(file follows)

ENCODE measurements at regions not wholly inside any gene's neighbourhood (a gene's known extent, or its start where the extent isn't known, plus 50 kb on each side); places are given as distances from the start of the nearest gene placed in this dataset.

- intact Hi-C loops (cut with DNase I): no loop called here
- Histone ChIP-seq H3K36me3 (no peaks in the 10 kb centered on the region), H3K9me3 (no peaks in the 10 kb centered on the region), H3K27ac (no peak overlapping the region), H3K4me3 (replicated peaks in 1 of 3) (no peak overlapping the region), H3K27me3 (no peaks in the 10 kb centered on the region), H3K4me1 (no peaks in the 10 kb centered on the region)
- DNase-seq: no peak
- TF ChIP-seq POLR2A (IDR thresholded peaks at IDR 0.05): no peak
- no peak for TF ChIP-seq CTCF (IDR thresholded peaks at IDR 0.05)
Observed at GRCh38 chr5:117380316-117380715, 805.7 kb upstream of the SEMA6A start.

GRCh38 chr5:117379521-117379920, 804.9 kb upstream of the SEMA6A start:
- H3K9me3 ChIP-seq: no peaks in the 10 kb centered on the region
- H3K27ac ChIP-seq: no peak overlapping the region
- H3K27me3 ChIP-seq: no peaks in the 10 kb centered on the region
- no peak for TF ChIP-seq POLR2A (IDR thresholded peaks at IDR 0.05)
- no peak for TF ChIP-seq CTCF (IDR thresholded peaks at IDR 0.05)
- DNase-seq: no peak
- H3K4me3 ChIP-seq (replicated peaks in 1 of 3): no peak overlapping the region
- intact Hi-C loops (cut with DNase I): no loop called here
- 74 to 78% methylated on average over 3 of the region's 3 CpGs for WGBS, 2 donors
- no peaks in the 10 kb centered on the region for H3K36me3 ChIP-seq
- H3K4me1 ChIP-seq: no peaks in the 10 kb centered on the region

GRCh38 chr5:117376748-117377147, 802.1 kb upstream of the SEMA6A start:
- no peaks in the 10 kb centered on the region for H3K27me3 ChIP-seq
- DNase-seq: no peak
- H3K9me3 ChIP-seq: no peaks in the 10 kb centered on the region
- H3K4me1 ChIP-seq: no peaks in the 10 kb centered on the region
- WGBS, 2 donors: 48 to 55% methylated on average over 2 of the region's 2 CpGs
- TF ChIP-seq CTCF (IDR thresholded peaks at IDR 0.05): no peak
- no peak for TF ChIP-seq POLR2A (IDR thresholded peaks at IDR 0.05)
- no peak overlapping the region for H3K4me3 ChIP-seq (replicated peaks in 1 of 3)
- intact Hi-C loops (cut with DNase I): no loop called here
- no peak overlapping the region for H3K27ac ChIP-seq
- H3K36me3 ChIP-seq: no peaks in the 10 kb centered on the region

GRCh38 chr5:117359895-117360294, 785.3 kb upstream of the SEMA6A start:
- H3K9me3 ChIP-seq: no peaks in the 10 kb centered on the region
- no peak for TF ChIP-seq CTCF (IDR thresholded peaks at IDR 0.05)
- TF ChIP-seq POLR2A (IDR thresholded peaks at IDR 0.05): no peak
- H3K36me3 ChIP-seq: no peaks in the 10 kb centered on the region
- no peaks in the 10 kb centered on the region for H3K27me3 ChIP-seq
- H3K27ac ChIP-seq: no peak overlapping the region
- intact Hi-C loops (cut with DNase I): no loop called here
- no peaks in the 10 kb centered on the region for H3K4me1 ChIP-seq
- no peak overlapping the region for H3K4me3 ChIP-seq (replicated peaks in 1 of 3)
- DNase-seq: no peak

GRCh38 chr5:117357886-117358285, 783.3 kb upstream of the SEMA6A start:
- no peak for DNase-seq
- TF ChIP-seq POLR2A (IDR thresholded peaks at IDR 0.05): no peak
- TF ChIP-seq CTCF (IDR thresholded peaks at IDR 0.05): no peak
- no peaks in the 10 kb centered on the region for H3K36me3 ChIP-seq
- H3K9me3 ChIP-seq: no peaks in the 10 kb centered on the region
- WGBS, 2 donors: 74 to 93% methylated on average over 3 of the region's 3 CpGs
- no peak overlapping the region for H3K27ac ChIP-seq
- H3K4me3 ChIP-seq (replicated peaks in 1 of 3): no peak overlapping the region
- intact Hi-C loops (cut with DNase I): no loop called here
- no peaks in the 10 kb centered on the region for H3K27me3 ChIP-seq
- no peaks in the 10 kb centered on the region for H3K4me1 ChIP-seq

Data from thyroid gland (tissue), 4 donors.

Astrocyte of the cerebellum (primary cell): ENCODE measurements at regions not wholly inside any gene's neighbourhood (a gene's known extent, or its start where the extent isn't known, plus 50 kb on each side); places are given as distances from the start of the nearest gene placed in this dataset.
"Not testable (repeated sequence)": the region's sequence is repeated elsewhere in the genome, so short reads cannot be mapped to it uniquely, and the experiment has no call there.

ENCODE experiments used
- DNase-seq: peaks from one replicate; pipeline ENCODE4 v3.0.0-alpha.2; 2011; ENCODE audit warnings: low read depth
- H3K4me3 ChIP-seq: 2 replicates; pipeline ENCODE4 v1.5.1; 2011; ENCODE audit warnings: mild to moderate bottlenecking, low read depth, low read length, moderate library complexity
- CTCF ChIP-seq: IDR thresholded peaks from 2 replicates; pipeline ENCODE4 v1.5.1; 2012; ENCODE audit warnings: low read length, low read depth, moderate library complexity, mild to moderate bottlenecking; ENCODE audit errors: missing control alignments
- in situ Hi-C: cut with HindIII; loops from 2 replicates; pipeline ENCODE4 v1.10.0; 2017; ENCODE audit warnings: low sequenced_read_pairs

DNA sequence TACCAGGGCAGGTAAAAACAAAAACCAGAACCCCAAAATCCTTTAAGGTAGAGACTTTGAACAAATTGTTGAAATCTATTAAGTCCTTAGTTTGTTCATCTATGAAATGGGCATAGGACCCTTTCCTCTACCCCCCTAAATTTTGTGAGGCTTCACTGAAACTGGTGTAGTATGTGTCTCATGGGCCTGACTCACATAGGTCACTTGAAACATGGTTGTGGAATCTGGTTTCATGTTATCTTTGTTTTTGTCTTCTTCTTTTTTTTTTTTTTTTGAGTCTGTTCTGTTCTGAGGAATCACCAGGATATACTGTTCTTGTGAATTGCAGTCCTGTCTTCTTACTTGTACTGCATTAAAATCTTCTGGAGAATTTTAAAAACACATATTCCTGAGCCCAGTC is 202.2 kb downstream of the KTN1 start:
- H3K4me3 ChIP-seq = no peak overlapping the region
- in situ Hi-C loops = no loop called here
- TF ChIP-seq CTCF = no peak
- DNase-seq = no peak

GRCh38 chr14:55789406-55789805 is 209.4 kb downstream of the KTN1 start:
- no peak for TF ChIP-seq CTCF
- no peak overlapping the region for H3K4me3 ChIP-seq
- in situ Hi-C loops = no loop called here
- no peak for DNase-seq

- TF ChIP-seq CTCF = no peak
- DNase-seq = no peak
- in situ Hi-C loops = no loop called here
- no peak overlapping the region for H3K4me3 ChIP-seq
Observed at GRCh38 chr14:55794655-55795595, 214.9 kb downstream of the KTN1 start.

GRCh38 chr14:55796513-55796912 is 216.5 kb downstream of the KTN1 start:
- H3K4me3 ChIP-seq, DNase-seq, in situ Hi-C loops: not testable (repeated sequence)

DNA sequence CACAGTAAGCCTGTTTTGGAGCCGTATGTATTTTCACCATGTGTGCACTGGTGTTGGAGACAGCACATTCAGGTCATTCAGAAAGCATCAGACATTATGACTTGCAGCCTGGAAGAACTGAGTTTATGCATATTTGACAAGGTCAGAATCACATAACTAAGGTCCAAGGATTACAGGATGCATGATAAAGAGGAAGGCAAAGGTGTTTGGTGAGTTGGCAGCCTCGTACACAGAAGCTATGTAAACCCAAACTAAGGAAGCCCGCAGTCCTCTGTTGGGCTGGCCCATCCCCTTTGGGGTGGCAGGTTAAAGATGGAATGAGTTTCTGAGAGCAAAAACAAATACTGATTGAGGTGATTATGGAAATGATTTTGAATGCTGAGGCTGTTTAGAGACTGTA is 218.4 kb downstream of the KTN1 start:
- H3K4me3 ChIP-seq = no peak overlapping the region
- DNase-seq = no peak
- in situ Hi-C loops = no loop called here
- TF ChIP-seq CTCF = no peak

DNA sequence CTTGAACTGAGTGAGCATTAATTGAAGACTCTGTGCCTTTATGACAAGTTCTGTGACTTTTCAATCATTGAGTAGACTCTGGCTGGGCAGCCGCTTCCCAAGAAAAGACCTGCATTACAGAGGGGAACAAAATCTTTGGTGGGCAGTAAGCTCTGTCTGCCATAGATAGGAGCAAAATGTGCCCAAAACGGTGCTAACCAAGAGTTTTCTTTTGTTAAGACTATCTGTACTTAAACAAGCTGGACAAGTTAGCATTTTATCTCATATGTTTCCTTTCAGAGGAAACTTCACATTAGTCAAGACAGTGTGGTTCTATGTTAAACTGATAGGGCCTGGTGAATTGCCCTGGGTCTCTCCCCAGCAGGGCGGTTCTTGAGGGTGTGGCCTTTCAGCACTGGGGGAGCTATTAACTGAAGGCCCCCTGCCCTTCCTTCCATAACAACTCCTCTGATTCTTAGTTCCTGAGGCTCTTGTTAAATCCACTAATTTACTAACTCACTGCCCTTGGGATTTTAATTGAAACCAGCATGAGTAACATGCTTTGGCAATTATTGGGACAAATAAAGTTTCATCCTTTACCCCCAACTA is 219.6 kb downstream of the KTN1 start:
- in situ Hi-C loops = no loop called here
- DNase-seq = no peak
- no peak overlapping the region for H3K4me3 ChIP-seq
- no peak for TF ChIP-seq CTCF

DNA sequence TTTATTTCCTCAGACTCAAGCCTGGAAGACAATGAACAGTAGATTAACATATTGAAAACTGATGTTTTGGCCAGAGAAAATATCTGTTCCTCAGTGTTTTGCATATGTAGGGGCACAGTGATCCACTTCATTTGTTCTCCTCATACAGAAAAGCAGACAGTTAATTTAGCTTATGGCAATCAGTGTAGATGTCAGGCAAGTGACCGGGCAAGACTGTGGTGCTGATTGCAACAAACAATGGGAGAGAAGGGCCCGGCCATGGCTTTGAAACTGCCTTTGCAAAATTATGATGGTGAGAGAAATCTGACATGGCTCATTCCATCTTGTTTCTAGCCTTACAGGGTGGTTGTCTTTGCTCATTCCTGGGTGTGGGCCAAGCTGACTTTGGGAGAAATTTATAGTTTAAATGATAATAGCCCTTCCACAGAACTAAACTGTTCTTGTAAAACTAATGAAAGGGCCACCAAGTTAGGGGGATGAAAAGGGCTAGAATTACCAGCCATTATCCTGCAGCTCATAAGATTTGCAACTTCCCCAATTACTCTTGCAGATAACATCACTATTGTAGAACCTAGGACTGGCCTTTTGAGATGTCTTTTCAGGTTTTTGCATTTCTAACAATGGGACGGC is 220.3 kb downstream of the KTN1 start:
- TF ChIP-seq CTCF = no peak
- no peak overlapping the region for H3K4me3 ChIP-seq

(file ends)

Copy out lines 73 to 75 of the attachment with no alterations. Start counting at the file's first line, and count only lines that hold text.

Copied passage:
- TF ChIP-seq CTCF = no peak
- DNase-seq = no peak
- in situ Hi-C loops = no loop called here